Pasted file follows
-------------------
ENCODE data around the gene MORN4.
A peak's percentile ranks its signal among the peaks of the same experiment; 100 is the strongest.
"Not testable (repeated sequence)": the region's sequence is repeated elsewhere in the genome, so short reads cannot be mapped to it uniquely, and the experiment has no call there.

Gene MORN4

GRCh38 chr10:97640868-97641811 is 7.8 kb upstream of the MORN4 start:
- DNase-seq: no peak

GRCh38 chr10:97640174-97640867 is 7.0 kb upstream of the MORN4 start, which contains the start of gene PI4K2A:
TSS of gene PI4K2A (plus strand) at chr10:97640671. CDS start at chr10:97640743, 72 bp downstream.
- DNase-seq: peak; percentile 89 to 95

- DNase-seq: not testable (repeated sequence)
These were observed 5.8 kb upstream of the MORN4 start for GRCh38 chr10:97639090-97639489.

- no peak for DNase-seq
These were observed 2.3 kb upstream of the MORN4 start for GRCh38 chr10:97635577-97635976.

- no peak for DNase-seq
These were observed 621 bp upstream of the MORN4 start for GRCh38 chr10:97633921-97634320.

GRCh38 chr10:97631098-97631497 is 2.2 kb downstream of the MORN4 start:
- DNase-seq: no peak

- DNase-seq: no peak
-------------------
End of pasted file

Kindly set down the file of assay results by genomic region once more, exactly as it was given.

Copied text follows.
ENCODE data around the gene MORN4.
A peak's percentile ranks its signal among the peaks of the same experiment; 100 is the strongest.
"Not testable (repeated sequence)": the region's sequence is repeated elsewhere in the genome, so short reads cannot be mapped to it uniquely, and the experiment has no call there.

Gene MORN4

GRCh38 chr10:97640868-97641811 is 7.8 kb upstream of the MORN4 start:
- DNase-seq: no peak

GRCh38 chr10:97640174-97640867 is 7.0 kb upstream of the MORN4 start, which contains the start of gene PI4K2A:
TSS of gene PI4K2A (plus strand) at chr10:97640671. CDS start at chr10:97640743, 72 bp downstream.
- DNase-seq: peak; percentile 89 to 95

- DNase-seq: not testable (repeated sequence)
These were observed 5.8 kb upstream of the MORN4 start for GRCh38 chr10:97639090-97639489.

- no peak for DNase-seq
These were observed 2.3 kb upstream of the MORN4 start for GRCh38 chr10:97635577-97635976.

- no peak for DNase-seq
These were observed 621 bp upstream of the MORN4 start for GRCh38 chr10:97633921-97634320.

GRCh38 chr10:97631098-97631497 is 2.2 kb downstream of the MORN4 start:
- DNase-seq: no peak

- DNase-seq: no peak